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Join Lauren Kessler, author of recently published Free: Two Years, Six Lives, and the Long Journey Home and A Grip of Time (2019), and local author Kimberly Bowker (Central Oregon Book Project) to discuss immersive reporting, deep-dive in-the-trenches research, the ethics of becoming part of other people's lives, and all kinds of writerly topics.
For these six people, going to prison was just the beginning.
95 percent of the men and women who go to prison are eventually released. But then what?
A gripping work of immersion reporting for readers of Evicted and Maid, Free shines a spotlight on the rollercoaster of re-entry: the exuberance of freedom, the rules and regulations that make you feel like you're still in prison, the often dispiriting work of looking for employment and housing, and more. Veteran reporter Lauren Kessler follows six individuals whose diverse stories paint a portrait of the search for redemption that many former inmates face as they fight to rebuild their lives.
"It is nothing short of phenomenal to read these stories of people who move from prison to freedom. Lauren Kessler's immersion journalism gives us a place from which to witness the world we've made, and how people who make mistakes must learn to navigate through it against impossible odds." — Lidia Yuknavitch, bestselling author of The Book of Joan and The Chronology of Water
"In this empathetic and visceral account, journalist Kessler documents the achievements and setbacks of six formerly incarcerated people.... This powerful argument in favor of a better support system for those who have served their time rings true." — Publishers Weekly
"With tenderness and empathy, Lauren Kessler speaks to how and where we fail the thousands of individuals coming out of prison every year. Kessler asks us to get to know these six men and women and to come to understand and celebrate their remarkable journeys. I love the writing in this important and timely book. These moving stories will stay with you." — Alex Kotlowitz, bestselling author of There Are No Children Here
Lauren Kessler is an award-winning author and (semi) fearless immersion reporter who combines lively narrative with deep research to explore everything from the gritty world of a maximum security prison to the grueling world of professional ballet; from the wild, wild west of the anti-aging movement to the hidden world of Alzheimer’s sufferers; from the stormy seas of the mother-daughter relationship to the full court press of women’s basketball. She is the author of ten works of narrative nonfiction, including her most recent, A Grip of Time: When Prison is Your Life, based on more than three years of running a writers’ group for men serving life sentences in a maximum security prison. Her other work includes Raising the Barre: Big Dreams, False Starts and My Midlife Quest to Dance The Nutcracker; Counterclockwise: My Year of Hypnosis, Hormones, Dark Chocolate and Other Adventures in the World of Anti-Aging; My Teenage Werewolf: A Mother, A Daughter, A Journey Through the Thicket of Adolescence; Pacific Northwest Book Award winner Dancing with Rose (published in paperback as Finding Life in the Land of Alzheimer’s), Washington Post bestseller Clever Girl and Los Angeles Times bestseller The Happy Bottom Riding Club — which David Letterman, in fierce competition with Oprah, chose as the first (and only) book for the Dave Letterman Book Club. Kessler appeared twice on his iconic late-night show.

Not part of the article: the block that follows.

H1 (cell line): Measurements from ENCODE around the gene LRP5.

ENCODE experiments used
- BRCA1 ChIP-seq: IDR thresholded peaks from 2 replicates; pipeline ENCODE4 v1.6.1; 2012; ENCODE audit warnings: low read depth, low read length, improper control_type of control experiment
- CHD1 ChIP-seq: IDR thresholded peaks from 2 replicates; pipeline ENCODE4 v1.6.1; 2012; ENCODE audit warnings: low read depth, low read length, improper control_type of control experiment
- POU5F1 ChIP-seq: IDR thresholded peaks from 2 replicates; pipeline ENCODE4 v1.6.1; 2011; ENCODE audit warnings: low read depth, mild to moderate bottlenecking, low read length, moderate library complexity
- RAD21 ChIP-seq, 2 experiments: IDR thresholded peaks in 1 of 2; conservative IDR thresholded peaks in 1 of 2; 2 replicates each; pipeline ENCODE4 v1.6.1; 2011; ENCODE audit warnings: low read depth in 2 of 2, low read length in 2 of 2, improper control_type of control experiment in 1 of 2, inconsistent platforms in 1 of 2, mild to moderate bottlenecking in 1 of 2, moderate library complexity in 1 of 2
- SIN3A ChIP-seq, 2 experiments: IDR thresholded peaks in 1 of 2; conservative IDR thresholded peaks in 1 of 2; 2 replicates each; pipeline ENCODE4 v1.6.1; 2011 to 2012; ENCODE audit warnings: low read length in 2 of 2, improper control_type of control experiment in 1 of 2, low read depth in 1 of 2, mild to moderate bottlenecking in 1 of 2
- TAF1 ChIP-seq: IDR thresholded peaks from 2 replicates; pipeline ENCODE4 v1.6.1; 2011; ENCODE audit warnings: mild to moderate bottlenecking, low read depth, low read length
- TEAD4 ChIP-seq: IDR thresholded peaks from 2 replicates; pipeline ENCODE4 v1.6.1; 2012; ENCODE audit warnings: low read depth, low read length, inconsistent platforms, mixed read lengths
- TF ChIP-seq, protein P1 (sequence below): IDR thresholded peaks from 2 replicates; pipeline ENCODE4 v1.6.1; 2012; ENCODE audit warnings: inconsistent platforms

She is also the author of Oregon Book Award winner Stubborn Twig, which was chosen as the book for all Oregon to read in honor of the state’s 2009 sesquicentennial. Her journalism has appeared in The New York Times Magazine, Los Angeles Times Magazine, O magazine, salon.com, Utne Reader, The Nation, newsweek.com, Prevention, Ladies Home Journal and elsewhere. She blogs at www.laurenchronicles.com and hardly ever tweets. Kessler is an international speaker and workshop leader and the creator of two graduate programs in narrative journalism. She divides her time between homes in Crete and Oregon. Okay, so maybe the first one is aspirational.
Kimberly Bowker graduated from the University of Oregon with a master’s degree in literary nonfiction. She earned a bachelor’s degree at Middlebury College in Vermont – enduring eyelash-freezing winters studying history, anthropology, and African studies. Following Middlebury, Kimberly served as a news assistant and business reporter for The Bulletin newspaper in Bend, Oregon. After three years at the paper, she moved to Maui. Kimberly has published stories about craft beer, love, travel, scuba diving, and Central Oregon in various newspapers, online, and print magazines (please see Clips and Works). She now finds home, once more, in the shadows of the Cascade Mountains, writing and teaching. You might find her strolling on a trail or drinking a good beer or looking into the sky.